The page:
Tuesday, November 20, 2007

Tibet Day 2: Journey to Samye Monastery

See the beginning of the trip at: Planning for Tibet, Arriving in Tibet and Off to Tsetang, and Tibet Day 2: Tsetang

Leaving Tsetang behind, we head back to the Yellow River (aka Yarlung Tsangpo, aka Brahmaputra) for our "ferry" ride to Samye. The ferry leaves from the southern shore when full, though clearly Gaden had a favorite driver in mind. So off through the shoreline mud we head to the last boat nearly ready to depart ... apart from the additional six foreigners!

Whether the boat was beyond capacity or not, we'll never know. Suffice it to say that there weren't 6 more life jackets to be had. Not a great loss, since the life jackets were well beyond the state of having any use - torn, ties ripped off and foam compressed beyond flotation.

The Yarlung River is wide, shallow, sand bar ridden and flowing with a swift current. The journey was longer than it looked, as we wound west through the sand bars and then back to the east. We could imagine the problems if the boat were to overturn. Useless life jackets, Tibetans who probably don't know how to swim, layers of heavy wool clothes, frigid waters and a swift current. I took comfort in the prayers swirling around me, as prayer wheels spun.

In the meantime, the six of us gave plenty of entertainment to other passengers. From the silver hair of Judy and I, the hair on Douglas's legs, to the pictures Tim was taking, the ride was more interesting than normal for all involved.

Perhaps that's why Gaden wanted our boat and driver, and not this one who had his own style to boat driving!

Somewhere along the journey, it would appear to be wise to pull a small cup from your robe, dip water out of the Yarlung River, drink it, and dowse your head. Or perhaps, that’s only wise if you’re a Tibetan Buddhist.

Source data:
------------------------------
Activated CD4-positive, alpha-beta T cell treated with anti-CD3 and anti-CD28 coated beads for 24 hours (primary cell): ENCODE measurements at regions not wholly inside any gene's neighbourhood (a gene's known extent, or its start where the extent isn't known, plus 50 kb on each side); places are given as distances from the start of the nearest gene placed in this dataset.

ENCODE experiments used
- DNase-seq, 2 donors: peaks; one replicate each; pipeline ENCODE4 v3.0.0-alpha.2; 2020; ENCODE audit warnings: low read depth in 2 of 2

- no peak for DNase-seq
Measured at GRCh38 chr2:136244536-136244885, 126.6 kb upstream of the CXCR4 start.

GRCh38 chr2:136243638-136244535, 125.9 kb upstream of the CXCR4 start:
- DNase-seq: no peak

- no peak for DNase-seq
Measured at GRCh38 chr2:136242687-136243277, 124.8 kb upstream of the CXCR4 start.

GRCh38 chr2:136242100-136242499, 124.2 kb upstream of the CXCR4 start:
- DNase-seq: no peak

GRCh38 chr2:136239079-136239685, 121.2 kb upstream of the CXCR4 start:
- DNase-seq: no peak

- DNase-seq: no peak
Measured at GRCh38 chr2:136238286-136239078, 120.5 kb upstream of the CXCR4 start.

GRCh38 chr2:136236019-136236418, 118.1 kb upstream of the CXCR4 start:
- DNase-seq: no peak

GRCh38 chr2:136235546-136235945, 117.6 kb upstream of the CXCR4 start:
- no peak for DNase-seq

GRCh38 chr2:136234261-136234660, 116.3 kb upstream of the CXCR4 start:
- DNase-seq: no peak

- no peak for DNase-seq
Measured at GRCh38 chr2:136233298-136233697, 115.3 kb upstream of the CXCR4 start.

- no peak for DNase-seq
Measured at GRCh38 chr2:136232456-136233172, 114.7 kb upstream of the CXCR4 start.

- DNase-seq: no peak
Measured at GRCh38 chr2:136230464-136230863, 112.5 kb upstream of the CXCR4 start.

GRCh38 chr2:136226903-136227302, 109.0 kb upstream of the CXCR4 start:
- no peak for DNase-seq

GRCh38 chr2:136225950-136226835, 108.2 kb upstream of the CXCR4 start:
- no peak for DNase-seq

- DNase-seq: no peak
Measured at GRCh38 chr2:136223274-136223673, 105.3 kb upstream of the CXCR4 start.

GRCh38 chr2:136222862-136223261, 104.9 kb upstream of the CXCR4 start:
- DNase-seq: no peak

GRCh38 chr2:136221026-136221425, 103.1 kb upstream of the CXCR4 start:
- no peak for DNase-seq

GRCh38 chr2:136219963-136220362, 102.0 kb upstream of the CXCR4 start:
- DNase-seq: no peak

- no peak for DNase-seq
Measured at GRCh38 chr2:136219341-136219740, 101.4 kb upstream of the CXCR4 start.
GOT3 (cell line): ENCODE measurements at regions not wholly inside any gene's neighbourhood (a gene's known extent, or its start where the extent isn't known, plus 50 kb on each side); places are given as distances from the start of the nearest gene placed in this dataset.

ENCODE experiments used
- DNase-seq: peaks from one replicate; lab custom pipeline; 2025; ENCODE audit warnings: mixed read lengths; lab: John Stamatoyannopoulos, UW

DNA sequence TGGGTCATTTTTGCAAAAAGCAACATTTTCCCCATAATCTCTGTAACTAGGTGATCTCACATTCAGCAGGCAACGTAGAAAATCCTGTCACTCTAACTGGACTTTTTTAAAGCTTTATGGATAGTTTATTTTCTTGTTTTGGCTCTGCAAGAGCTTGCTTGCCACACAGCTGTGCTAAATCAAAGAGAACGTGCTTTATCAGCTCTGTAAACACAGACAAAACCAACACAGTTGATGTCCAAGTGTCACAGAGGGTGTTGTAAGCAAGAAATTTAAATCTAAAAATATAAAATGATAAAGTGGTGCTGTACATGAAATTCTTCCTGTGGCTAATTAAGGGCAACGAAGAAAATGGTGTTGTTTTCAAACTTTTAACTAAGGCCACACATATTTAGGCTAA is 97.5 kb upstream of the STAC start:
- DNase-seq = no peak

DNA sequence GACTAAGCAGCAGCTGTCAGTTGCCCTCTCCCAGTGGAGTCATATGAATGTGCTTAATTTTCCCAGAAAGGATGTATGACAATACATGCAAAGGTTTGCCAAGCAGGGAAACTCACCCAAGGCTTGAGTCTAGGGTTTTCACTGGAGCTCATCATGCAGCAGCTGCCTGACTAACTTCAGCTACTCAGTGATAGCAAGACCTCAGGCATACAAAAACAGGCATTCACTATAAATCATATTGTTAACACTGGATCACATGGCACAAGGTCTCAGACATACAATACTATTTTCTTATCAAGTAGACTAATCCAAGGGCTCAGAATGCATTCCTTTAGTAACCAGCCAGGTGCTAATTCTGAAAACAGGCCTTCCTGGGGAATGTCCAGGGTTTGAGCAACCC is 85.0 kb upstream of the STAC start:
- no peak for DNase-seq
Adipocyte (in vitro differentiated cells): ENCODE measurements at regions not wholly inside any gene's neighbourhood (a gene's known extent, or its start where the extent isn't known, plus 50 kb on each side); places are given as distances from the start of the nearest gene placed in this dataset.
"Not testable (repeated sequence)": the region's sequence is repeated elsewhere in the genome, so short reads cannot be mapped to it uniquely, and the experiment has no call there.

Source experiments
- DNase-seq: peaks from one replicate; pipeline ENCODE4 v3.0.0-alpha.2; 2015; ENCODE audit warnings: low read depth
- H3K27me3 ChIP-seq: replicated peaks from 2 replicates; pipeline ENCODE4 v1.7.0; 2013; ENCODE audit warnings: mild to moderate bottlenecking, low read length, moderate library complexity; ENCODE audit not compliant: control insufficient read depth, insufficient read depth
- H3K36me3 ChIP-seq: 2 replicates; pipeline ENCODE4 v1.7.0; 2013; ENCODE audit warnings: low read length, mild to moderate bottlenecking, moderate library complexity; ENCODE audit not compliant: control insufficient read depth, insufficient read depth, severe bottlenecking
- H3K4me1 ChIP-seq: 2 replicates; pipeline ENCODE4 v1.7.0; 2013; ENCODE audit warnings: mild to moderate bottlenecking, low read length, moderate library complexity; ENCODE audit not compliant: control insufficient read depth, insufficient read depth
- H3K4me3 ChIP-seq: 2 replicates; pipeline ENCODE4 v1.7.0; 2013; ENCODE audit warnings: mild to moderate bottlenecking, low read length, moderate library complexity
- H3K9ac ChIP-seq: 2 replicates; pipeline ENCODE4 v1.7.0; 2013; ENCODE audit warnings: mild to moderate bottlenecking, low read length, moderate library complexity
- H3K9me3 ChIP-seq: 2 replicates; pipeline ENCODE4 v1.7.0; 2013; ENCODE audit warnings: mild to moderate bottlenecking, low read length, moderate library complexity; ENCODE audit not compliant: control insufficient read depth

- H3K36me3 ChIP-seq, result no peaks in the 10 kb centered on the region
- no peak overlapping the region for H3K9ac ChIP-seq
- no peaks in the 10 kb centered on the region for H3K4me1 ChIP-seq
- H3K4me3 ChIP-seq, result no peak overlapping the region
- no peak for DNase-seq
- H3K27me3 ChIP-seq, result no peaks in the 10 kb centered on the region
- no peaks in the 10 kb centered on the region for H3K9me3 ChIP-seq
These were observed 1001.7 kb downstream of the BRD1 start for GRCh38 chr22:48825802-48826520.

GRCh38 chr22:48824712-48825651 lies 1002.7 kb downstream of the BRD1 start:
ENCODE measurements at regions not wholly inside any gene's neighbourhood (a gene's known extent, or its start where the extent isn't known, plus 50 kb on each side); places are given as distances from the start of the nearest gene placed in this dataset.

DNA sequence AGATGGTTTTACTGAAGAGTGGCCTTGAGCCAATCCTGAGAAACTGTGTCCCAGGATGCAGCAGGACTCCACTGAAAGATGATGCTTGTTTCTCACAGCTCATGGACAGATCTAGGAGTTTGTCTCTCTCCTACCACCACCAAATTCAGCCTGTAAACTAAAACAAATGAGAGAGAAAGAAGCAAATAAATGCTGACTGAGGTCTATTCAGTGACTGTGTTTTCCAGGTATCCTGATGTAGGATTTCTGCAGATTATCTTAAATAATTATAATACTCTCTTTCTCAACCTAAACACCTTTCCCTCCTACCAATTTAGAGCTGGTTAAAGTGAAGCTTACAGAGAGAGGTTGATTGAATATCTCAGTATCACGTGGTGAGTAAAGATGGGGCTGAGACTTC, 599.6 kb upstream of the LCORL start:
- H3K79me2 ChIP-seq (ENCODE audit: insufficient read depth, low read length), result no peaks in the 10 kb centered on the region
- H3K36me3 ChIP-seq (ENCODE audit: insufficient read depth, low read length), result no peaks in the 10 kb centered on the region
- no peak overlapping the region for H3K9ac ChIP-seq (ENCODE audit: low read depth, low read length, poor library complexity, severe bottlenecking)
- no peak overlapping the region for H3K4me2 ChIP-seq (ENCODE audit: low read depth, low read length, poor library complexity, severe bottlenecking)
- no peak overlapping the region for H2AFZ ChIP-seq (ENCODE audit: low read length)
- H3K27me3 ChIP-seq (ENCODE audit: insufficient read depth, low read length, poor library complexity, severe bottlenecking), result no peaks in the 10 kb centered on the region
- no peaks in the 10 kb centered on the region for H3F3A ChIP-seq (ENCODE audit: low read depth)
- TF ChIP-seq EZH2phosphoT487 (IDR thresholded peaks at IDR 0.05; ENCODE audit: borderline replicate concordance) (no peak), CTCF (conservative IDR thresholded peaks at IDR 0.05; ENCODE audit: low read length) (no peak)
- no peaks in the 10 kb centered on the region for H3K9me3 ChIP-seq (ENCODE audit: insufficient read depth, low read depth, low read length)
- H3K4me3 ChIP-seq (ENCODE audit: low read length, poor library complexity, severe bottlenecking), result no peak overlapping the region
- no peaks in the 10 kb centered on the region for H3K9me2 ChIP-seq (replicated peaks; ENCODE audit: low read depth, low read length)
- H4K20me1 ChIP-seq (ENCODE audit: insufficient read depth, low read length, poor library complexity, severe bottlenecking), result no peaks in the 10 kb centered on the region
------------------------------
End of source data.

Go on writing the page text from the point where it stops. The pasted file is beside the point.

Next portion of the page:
Loaded onto a bus with the other locals and visitors, we head to the Samye Monastery and town. The monastery was built between 750 and 779 AD by King Trisong Detsen, a great Indian master Shanirakshita, and the Tantric adept Padmasambhava. This trio is remembered in Tibetan history as the "Abbott, Master and Dharma King". This is the first monastery of Tibet and considered to be the source of the "river of Tibetan Buddhism". It is place where Buddhist scriptures were first translated from Sanskrit into Tibetan.

The monastery is ringed by four large stupas - one each is white, red, black and green. A wall surrounds the entire complex, topped by 1028 stupas.

A Chinese town is being slowly built outside the walls of the monastery complex. It is here that you can find excellent food (dinner and breakfast) at the English Snowlands Restaurant ("WE HAVE ANENGLISH MENV") . With the sun so strong in Tibet, fuel (frequently cow/yak pies) isn't wasted on boiling water - solar powered tea kettles were seen everywhere.

Accommodations are at the Monastery Guesthouse. Rooms were equipped with decent twin beds and blankets, easy chairs with shredded covers, a washstand with two basins for washing, and a chamber pot. Showers are available in the ground floor bath - Tim recommended not even looking. Toilets were at the most basic level, though moderately clean as these things go. I expect that the foreigners are routinely put on the top floor for a reason. Views were stunning as the sun set, and early in the morning at the brisk sunrise.

Back in the bus and off to the river for the journey back across the Yarlung River. Eschewing the loaded ferry, we headed to the empty boat with the driver "my friend". Here's Gaden enjoying the trip back across the river.

Link to Tibet Day 3: Road to Gyantse

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